Nicholas Tarsitano

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Noface
Nicholas Tarsitano
Posted almost 2 years ago
Are women taught to hate themselves?
I wouldn't say that this is an issue of society as much as an issue of society mimicking human nature. One basic aspect of human nature and the nature of every species is to find a mate. In humans males and females have totally separate ways of being attractive. For men what makes them most attractive is to be a provider. Those men that where the best hunters would be more attractive to women than unsuccessful hunters because they could better guarantee an steady supply of food. For women on the other hand physical beauty is most attractive. Women who are young (roughly 18 to 20) and large hips, little acne and for the most part large breasts where all considered to be the most attractive because these are signs of good health, good genes and good child bearing qualities. Those that did not meet those qualities where not high quality mates. This same thing happens today and has negative affects on personal self worth. This can be seen in women when they do not meet beauty standards and in men when they are unsuccessful in their careers. Therefore this is not a problem with society but with society mimicking human nature.
Noface
Nicholas Tarsitano
Posted about 2 years ago
Is gender natural or cultural?
No I do not equate matriarchy to egalitarian, I also disagree that commonness is separate from this. If the majority of human cultures are patriarchal and those that are not (such as the Mosuo) split work among the genders in the same way as patriarchal cultures (women doing housework while men care for livestock) then does that not show that gender (behavior and roles each sex performs) is in fact biologically based?
Noface
Nicholas Tarsitano
Posted about 2 years ago
Is gender natural or cultural?
Then may I ask why has the same gender roles have appeared almost universally in human culture. While we do have several egalitarian communities the rest and fairly sure most are patriarchal and I know of none that are matriarchal. So surely there is some sort of basis or common factor all humans share to cause this tendency.
Noface
Nicholas Tarsitano
Posted about 2 years ago
Is gender natural or cultural?
Well more accurately gender is more than one physical difference, there are differences in genetics, body chemistry and body structure. What I am asking is does it also affect psychology or is this all just made up.
Noface
Nicholas Tarsitano
Posted about 2 years ago
Jackson Katz: Violence against women—it's a men's issue
I am still unsure how much gender has to do with these crimes, statistics do range on many of these issues making it difficult to take a proper stance. I also disagree somewhat that gender is only a social construct, nearly every primate species exhibits clear gender roles as does almost every sexual animal despite many having nothing we would consider culture or society. However in other crimes regardless of gender ratios we do not say things like "men can stop theft" or "women can stop child abuse". Only in rape and domestic violence do we specifically target men as the ones that need to be taught it's wrong and need to be taught to stop but as I have asked before does that not unfairly label men as rapists and abusers and by ignoring female perpetrators do we not excuse if not condone their behavior?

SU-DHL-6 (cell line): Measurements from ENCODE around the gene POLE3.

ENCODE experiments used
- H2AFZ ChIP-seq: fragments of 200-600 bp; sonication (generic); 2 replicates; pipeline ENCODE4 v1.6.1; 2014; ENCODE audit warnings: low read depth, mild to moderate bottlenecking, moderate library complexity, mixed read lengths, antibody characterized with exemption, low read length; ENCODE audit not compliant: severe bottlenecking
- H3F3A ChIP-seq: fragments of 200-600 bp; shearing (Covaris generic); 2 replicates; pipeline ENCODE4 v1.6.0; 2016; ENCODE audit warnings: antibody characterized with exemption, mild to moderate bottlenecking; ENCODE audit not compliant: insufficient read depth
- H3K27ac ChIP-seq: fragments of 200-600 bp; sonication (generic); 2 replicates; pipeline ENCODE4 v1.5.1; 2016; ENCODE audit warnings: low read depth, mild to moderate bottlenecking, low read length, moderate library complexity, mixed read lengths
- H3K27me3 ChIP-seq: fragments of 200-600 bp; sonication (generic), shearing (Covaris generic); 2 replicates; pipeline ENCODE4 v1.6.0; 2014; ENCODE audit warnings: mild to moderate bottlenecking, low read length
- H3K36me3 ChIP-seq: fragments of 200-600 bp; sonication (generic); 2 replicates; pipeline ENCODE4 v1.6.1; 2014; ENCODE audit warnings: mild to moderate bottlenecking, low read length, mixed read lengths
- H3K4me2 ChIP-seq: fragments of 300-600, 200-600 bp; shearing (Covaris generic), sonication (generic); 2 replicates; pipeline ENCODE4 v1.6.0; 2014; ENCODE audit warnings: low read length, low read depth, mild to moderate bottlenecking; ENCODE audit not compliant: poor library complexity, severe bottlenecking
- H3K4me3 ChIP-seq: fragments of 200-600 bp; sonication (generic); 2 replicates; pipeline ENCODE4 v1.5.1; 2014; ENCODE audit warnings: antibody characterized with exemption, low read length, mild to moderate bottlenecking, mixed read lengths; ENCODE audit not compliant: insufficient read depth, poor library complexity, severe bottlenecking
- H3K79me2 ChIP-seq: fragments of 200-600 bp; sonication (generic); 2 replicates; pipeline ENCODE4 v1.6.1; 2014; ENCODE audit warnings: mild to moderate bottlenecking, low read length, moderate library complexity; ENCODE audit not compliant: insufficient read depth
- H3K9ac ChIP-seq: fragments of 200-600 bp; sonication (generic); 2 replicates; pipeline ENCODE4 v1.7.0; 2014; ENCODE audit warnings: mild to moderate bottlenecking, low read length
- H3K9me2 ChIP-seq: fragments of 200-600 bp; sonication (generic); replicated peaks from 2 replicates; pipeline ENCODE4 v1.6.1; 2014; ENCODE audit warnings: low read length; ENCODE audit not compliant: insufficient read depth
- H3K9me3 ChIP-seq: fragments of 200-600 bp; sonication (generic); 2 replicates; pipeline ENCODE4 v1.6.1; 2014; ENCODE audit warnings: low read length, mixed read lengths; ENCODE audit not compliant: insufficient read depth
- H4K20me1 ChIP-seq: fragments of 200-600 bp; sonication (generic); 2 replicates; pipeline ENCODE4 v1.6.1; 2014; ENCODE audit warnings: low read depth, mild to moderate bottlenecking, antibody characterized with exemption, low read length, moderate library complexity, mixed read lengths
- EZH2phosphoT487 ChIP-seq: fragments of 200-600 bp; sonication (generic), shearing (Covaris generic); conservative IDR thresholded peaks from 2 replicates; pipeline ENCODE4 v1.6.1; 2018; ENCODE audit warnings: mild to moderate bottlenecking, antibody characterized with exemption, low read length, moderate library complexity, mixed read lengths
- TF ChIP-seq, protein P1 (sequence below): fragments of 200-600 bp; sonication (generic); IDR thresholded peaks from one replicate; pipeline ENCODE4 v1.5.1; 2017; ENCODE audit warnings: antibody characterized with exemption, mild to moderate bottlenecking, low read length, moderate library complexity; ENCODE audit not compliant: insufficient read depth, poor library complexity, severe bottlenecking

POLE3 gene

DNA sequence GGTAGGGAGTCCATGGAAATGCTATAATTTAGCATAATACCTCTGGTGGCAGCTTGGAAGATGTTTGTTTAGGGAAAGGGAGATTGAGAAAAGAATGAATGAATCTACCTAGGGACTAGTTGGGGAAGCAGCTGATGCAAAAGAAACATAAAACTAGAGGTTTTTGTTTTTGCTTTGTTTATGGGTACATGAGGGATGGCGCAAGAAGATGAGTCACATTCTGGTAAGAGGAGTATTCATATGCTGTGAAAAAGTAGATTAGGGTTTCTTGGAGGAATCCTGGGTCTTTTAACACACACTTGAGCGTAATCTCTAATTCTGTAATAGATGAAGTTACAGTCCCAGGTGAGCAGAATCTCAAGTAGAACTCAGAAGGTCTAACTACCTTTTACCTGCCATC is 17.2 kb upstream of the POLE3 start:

Noface
Nicholas Tarsitano
Posted about 2 years ago
Jackson Katz: Violence against women—it's a men's issue
Todd though probably unintentional I find your belief that men need to be controlled very misandric. While I agree that men tend to be more aggressive why should we restrict and demonize parts of what make men well men. With women we encourage them to be who they are and not to let people change them but here you suggest the exact opposite. We cannot demonize men for the way we evolved and men should be able to follow their own path as well, either to be the macho man or the sensitive one. We can make it against the law to be violent but we cannot use it to chain men like animals.
Noface
Nicholas Tarsitano
Posted about 2 years ago
Jackson Katz: Violence against women—it's a men's issue
I just wonder rape and domestic violence are the only crimes we seem to purposefully associate a gender to the criminal but does that not unintentionally blame all men or label them as abusers and rapists? In no other crime do we do this so why here? And does it condone female abusers and rapists as we almost entirely ignore them? I mean they don't get nearly this attention.